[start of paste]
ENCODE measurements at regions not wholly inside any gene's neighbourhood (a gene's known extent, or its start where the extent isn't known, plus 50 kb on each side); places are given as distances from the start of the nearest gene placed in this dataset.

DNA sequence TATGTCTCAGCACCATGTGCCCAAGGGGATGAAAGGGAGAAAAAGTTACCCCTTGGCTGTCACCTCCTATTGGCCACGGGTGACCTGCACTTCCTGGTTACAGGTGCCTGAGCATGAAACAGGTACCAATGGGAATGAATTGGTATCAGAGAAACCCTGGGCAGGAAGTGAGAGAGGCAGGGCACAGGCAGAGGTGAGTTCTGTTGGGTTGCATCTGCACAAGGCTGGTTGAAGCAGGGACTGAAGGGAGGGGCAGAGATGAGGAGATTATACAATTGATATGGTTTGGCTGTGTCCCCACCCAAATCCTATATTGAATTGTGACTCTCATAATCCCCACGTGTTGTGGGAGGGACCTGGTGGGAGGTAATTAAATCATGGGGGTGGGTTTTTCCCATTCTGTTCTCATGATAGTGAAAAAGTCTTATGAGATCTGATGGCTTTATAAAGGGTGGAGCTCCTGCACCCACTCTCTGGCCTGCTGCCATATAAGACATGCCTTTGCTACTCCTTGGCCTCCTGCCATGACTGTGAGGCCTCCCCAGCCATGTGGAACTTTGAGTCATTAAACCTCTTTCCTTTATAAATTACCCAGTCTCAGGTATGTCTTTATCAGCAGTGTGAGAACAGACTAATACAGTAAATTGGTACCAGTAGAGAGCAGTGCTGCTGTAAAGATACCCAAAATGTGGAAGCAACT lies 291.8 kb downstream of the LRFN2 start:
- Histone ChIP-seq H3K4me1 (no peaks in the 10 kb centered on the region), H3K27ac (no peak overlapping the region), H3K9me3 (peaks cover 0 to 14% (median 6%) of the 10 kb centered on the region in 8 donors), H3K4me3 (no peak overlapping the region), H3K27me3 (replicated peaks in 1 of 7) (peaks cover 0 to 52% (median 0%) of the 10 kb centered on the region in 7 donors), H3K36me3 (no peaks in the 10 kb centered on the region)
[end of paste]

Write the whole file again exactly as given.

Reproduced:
ENCODE measurements at regions not wholly inside any gene's neighbourhood (a gene's known extent, or its start where the extent isn't known, plus 50 kb on each side); places are given as distances from the start of the nearest gene placed in this dataset.

DNA sequence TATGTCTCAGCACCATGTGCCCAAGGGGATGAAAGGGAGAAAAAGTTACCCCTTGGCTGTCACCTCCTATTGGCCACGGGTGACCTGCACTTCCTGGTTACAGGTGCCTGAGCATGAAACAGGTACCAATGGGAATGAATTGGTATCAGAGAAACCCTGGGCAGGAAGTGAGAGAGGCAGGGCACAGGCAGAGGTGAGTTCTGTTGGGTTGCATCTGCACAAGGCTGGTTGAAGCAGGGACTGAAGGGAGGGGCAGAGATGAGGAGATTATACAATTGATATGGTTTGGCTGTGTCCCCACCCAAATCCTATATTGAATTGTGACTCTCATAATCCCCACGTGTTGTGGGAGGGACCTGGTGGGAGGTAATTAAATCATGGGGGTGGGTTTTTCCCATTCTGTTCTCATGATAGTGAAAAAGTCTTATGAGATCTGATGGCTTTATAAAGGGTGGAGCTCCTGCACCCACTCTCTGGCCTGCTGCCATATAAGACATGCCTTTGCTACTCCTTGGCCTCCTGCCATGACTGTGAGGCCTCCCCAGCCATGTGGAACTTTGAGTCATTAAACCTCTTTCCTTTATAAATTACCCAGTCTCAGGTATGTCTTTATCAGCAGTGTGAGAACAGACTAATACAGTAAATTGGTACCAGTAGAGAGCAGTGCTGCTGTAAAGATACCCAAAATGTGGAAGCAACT lies 291.8 kb downstream of the LRFN2 start:
- Histone ChIP-seq H3K4me1 (no peaks in the 10 kb centered on the region), H3K27ac (no peak overlapping the region), H3K9me3 (peaks cover 0 to 14% (median 6%) of the 10 kb centered on the region in 8 donors), H3K4me3 (no peak overlapping the region), H3K27me3 (replicated peaks in 1 of 7) (peaks cover 0 to 52% (median 0%) of the 10 kb centered on the region in 7 donors), H3K36me3 (no peaks in the 10 kb centered on the region)